Beyond the Automobile

Bike Lanes are Not for Cyclists

I am a cyclist. Cycling is a central part of my core identity. To my friends and family, I’m the “bike guy”. I love riding for work, fun, sport, and I’ll do it just about anywhere, regardless of the conditions. I even advocate for cycling improvements in my community, volunteering at events and even knocking on doors of residents. In other words, my interest in cycling goes a tad beyond what might be considered “normal”.

Despite countless research that cycling is good for health, business, and cities in general, bike lanes consistently lead to polarized debates of “drivers versus cyclists”. Impatient and rude cyclists! Traffic headaches for drivers! These two timeless characters are pitted against each other time and time again, each of them unyielding and equally loathing of the other.

But I’m sorry to say that while these characters make for great storytelling and news-grabbing headlines, they simply don’t represent the general population.

Every day, people make decisions on how they will travel. Some choose to drive, while others take transit. For short trips, many people choose to walk. Increasingly in many cities, people are now choosing to travel by bike. What’s been learned from countless recent cycling projects is that when you make improvements that make travelling by bicycle safer, more people choose to ride bikes.

Which brings me to my point: bike lanes are not for cyclists – they’re for people who ride bikes. Ordinary people, wearing ordinary clothes, who have chosen to travel by bike. Most don’t identify as “cyclists”, they won’t yell at you for cutting them off, they don’t blatantly run red lights, and you definitely won’t catch them sporting Lycra. Every morning, they simply get dressed for work, hop on their bikes, and enjoy the convenience of cycling.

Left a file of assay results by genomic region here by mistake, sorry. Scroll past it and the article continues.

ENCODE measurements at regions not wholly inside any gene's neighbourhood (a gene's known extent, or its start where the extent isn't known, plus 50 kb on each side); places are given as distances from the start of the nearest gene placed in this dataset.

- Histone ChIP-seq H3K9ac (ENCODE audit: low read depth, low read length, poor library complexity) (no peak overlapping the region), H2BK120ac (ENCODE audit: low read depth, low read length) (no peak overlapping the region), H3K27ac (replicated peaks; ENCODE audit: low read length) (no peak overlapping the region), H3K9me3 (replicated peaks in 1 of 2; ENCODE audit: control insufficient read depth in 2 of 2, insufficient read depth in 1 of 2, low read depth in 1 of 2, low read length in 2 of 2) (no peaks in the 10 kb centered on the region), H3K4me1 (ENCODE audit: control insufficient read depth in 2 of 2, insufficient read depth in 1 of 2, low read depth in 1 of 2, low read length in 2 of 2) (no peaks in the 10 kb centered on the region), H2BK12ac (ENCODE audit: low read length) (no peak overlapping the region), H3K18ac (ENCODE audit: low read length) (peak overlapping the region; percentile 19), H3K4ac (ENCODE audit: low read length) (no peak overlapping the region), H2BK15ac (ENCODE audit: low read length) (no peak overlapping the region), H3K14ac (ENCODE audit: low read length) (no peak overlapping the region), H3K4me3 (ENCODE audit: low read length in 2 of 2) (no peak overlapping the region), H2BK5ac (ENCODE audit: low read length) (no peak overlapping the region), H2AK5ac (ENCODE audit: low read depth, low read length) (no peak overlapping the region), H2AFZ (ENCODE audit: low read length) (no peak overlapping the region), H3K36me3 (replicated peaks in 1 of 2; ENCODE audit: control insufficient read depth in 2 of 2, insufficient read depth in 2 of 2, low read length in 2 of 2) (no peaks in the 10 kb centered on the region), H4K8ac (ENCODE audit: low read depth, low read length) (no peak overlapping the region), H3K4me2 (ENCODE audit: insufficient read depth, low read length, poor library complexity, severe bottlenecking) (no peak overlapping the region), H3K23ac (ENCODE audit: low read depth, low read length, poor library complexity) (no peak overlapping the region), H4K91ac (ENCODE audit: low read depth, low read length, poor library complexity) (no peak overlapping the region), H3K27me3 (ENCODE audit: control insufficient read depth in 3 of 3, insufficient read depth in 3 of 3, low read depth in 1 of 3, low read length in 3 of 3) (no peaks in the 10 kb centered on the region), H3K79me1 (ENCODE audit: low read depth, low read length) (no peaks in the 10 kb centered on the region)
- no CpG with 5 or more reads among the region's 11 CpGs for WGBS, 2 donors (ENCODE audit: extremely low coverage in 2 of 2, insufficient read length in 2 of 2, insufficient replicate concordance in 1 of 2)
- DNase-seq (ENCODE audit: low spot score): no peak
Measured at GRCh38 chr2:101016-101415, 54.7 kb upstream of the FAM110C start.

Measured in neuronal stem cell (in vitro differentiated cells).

A person riding a bike in Toronto’s Leaside neighbourhood

Take Toronto, for example. As of August, the Toronto Bike Share had already surpassed last year’s ridership, a protected bike lane pilot on Bloor Street led to a 49% increase in cycling volumes in less than a year, and the city’s bikeway on Richmond was carrying up to 674 bikes in a single hour. Even local conservative reporter Sue-Ann Levy has taken an interest in cycling, admitting to being a “born-again cyclist”. In vast stretches of the city, more and more people are riding bikes. Where is this growth coming from? More annoying “cyclists”? Nope – Toronto’s cycling growth is coming from more normal people choosing to ride bikes.

An endless line of people riding bikes on Toronto’s Richmond cycle track during rush hour

Every time cities add new bike lanes, their cycling networks grow, and travelling by bicycle becomes a safe, convenient option for more people.

But these new bike riders are timid, and just as quickly as they appeared, a reversal of safe infrastructure almost surely guarantees their disappearance. Unlike stereotypical “cyclists”, these people aren’t comfortable cycling in any condition. If you’ve ever biked with someone who’s new to cycling (or tried it for the first time yourself), you know this. Things that an experienced cyclist knows to look out for, like a right-turning car or an opening door, can be downright terrifying for someone new to cycling. A single bad experience can shatter someone’s confidence and they may never ride again out of fear for their safety.

“Bike lanes are not for cyclists – they’re for people who ride bikes.”

This is why we desperately need more protected cycling infrastructure that makes cycling comfortable and safe for all people who choose to ride bikes.

As a cyclist, I don’t advocate for cycling because I want more bike lanes for myself. I advocate for cycling because I see it as part of the solution to the transportation, health, and environmental problems facing cities today. I’ve found inspiration from places like Amsterdam, which was clogged with cars just like North American cities not too long ago. Mostly, I find inspiration every day on my ride to work as I experience the growing number of ordinary people in Toronto who choose to ride bikes.

A person riding a bike in Toronto’s Chinatown neighbourhood

This post is an adaptation of an article I wrote for the Toronto Star.